This image released by Warner Bros. Pictures shows Lena Headey in "300: Rise of an Empire." (AP Photo/Warner Bros. Pictures)

This image released by Warner Bros. Pictures shows Lena Headey in "300: Rise of an Empire." (AP Photo/Warner Bros. Pictures)

Reeling it in: ‘300: Rise of an Empire’

1hr 42min

Rated R

Warner Bros. Pictures




It seems like sort of an odd choice to make a sequel to a movie like “300,” the splashy, artsy, blood-soaked sword and sandal epic of 2006. After all, that movie was, if nothing else, self-contained. Spoiler alert: everybody dies at the end. Also, of all the tales surrounding the Greco-Persian Wars, the Battle of Thermopylae, which was detailed in “300” and relates a powerfully simple tale of determination and martyrdom, would be the one to tell. The rest of the histories are more complicated with myriad moving parts and lots of different characters, each of whom have similarly sounding, unpronounceable names like Themistokles and Aesyklos. So, when I heard they were working on a sequel to “300,” I naturally assumed it would a be a cheap, maybe even direct to video, cash grab with very little to offer. I was definitely wrong on that point, and while I can’t say “Rise of an Empire” is as good as its predecessor, it is certainly ambitious.

The movie opens with Queen Gorgo, widow to Spartan King Leonidas, regaling a platoon of armored warriors with tales of bygone days. This tale is for her theatrical audience, however, more than her military one. In summary, you know what happened in “300?” Well, here’s the backstory. Ten years previous, the Greeks had fought the Persian king Darius to a standstill at Marathon. In the battle, a valiant Greek soldier named Themistokles managed to mortally wound Darius but neglected to kill his son, Xerxes. At this point, Xerxes resembles nothing of the ten-foot-tall god-king he will become, but give the boy time. Darius, at home on his death bed, warns Xerxes to leave the Greeks alone, but the King’s top aide, a dangerous warrior named Artemesia disagrees. Artemesia has her own backstory later in the movie, but suffice it to say she’s deadly and hates the Greeks. She alternately bullies and mentors young Xerxes, ultimately pushing him into godhood and engineering a massive attack on Greece, part of which will be so memorably portrayed in the original “300.” The tale continues, going from prequel, to the parallel tale of a massive naval battle between Themistokles and Artemesia. Eventually, the film bypasses the events of “300,” becoming a true sequel, surprisingly wrapping up the story in under two hours.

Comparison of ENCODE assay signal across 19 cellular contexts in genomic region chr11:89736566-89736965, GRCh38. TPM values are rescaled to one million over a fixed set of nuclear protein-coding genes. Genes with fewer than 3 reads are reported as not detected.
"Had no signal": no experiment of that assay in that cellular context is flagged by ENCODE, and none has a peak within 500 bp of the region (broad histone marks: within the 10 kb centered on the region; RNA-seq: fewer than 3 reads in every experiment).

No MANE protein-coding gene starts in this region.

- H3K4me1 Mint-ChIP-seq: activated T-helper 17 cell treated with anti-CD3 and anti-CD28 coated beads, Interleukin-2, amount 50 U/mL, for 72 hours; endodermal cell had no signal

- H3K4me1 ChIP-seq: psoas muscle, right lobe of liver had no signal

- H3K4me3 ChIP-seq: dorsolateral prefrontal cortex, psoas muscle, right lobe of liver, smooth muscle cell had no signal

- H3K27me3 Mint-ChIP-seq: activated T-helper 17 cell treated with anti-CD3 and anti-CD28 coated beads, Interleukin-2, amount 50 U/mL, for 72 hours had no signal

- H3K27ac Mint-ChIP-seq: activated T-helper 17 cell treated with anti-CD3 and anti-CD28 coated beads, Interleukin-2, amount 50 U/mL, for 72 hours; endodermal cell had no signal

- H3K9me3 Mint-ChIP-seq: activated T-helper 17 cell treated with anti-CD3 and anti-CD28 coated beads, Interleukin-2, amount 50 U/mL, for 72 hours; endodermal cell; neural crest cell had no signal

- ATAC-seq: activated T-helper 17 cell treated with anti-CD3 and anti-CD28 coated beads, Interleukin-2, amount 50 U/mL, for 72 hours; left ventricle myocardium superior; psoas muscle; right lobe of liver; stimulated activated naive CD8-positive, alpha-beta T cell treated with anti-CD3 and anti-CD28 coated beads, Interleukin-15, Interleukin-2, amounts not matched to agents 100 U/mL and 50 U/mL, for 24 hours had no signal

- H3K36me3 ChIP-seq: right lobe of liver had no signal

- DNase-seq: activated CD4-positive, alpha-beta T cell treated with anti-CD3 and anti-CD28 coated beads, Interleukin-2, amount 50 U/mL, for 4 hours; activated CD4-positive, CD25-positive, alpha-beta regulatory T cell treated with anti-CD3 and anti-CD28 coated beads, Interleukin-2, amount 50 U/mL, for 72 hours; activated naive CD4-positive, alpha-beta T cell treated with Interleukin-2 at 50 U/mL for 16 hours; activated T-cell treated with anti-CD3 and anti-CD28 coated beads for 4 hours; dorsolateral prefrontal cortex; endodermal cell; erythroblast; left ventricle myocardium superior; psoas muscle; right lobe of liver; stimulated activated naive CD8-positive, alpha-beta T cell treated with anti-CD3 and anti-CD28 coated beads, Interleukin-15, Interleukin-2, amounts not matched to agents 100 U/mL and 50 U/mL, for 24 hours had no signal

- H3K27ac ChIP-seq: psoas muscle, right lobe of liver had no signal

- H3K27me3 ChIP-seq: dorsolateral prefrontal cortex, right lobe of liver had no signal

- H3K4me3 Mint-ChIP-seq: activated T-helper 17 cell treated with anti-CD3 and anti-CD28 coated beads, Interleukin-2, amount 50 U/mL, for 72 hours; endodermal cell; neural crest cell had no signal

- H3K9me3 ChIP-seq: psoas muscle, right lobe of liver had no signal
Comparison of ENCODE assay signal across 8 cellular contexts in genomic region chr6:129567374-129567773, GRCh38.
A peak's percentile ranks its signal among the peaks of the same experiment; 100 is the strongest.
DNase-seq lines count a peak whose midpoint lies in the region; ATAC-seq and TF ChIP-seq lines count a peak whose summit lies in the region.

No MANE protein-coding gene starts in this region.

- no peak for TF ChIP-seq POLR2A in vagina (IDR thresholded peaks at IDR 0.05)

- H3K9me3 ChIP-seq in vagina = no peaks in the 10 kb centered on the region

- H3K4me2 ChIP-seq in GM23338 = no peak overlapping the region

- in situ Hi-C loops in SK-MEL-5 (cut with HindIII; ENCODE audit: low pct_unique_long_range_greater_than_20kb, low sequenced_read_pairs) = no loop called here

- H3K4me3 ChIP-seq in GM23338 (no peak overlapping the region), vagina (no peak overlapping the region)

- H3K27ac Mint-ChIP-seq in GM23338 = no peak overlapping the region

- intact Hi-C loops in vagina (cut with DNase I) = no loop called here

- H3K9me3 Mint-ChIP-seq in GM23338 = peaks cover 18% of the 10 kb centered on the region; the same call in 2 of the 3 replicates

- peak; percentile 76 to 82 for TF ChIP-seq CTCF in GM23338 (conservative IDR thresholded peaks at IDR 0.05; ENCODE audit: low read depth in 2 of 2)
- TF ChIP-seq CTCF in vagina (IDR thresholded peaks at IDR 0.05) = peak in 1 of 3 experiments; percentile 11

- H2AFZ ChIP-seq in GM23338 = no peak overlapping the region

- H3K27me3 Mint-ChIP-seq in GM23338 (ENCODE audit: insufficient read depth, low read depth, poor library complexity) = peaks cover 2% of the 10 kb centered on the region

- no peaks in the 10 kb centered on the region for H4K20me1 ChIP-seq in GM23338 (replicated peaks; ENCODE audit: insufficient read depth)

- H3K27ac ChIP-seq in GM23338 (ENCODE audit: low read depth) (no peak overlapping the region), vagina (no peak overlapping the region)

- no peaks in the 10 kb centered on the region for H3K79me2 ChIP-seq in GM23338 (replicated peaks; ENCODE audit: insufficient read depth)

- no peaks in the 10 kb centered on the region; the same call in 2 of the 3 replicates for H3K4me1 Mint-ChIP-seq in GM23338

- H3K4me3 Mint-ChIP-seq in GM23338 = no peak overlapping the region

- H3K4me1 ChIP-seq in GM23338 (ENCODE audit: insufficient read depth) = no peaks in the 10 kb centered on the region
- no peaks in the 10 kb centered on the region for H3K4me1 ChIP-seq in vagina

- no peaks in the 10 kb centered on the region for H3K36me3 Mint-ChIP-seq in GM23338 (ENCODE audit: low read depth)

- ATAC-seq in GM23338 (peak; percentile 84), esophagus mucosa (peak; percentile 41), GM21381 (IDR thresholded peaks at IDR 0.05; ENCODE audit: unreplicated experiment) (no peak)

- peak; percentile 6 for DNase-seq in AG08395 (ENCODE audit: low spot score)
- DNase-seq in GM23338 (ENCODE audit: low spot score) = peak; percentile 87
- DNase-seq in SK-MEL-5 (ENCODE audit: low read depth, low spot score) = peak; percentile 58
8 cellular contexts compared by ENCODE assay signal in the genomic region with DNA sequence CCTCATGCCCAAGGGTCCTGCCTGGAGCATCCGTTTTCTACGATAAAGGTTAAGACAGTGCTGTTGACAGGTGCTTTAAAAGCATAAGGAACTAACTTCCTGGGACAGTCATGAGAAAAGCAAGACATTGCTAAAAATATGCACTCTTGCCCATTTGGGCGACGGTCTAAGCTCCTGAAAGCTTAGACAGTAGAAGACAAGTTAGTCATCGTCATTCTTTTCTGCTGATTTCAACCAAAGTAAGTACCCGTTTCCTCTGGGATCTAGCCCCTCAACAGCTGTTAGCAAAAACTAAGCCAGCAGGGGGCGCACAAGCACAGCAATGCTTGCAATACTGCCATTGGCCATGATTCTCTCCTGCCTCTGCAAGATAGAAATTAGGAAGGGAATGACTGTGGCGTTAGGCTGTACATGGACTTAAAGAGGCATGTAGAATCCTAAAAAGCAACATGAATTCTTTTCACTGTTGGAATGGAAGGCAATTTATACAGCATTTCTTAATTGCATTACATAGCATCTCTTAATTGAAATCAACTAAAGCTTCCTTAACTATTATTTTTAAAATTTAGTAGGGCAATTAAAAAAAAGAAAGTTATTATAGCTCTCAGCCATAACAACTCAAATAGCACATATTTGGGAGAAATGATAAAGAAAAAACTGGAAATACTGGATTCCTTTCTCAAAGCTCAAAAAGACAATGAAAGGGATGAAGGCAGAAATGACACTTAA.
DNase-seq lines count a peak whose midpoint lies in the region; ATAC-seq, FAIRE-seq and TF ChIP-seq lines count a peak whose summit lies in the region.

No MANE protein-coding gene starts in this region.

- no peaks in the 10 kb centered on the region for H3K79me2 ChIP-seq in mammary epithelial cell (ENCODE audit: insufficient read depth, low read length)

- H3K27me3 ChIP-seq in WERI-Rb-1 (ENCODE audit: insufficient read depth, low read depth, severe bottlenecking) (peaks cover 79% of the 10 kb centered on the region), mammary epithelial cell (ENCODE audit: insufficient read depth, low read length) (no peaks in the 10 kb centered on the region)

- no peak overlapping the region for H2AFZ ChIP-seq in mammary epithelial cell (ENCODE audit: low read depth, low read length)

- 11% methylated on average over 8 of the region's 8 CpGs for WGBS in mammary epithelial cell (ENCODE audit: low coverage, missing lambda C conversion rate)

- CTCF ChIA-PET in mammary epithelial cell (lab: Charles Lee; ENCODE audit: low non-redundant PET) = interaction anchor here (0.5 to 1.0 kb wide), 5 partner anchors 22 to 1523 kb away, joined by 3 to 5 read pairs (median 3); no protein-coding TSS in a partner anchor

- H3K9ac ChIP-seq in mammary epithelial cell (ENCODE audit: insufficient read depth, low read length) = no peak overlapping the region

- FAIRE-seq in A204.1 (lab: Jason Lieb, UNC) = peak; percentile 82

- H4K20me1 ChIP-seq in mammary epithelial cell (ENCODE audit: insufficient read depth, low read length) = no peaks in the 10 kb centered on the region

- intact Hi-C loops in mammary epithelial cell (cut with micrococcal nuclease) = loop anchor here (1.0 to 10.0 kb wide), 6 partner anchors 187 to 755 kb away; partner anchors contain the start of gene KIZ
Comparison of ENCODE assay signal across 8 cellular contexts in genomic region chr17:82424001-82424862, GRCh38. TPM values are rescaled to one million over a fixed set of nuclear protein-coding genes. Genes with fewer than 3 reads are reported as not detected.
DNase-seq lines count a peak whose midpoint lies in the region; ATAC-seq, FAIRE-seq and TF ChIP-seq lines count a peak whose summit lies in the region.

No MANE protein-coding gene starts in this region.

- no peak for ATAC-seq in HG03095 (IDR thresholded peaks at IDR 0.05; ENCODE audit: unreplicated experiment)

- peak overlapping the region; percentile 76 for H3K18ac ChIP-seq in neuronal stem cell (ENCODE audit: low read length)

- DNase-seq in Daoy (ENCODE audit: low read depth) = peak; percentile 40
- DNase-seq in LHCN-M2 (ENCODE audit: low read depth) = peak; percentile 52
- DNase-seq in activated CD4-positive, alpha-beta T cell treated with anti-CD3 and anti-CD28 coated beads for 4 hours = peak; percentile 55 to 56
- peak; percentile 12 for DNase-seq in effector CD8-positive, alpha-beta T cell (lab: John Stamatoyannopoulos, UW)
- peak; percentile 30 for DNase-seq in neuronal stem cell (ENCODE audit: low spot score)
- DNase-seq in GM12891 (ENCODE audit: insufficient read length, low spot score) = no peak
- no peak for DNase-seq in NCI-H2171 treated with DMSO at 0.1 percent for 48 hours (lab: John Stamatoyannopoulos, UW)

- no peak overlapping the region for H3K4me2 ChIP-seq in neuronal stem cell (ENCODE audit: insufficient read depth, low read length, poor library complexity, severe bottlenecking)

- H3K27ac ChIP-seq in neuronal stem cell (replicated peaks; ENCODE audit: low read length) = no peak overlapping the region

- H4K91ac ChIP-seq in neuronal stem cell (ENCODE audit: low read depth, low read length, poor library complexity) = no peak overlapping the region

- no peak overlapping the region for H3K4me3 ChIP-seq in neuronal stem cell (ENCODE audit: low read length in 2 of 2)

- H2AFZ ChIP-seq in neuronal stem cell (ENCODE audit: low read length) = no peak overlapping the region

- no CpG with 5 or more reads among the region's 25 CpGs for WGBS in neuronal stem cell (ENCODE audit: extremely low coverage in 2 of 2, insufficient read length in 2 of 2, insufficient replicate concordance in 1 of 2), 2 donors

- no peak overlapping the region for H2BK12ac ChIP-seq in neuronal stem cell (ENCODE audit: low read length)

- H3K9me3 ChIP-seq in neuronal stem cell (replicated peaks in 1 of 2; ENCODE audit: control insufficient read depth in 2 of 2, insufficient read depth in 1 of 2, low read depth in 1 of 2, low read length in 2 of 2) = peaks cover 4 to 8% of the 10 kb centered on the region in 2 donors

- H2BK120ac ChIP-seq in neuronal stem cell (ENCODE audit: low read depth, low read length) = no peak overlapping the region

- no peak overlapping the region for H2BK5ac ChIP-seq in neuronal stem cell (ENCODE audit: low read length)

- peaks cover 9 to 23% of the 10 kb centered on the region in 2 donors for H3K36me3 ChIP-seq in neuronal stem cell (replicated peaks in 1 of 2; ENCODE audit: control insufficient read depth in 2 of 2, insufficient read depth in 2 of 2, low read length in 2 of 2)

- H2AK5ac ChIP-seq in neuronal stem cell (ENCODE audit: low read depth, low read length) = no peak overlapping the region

Stylistically, “Rise of an Empire” is nearly identical to “300,” with it’s beautifully staged settings, rich color scheme, and dramatic slo-mo action sequences. It works, but not quite as well. This is partly because it’s not quite as well done – the colors are slightly less vibrant, the slo-mo a little too prevalent, and partly because it’s been done before. The original “300” was a kind of revelation of how far CG can take you cinematically when you throw out all vestiges of trying to make things look “real.” Zack Snyder created something gorgeous and garish all at once, putting a major emphasis on style over substance. This new film does the same thing, but with a much more complicated story and a sense of having been-there-done-that – “Rise of an Empire” suffers somewhat in comparison.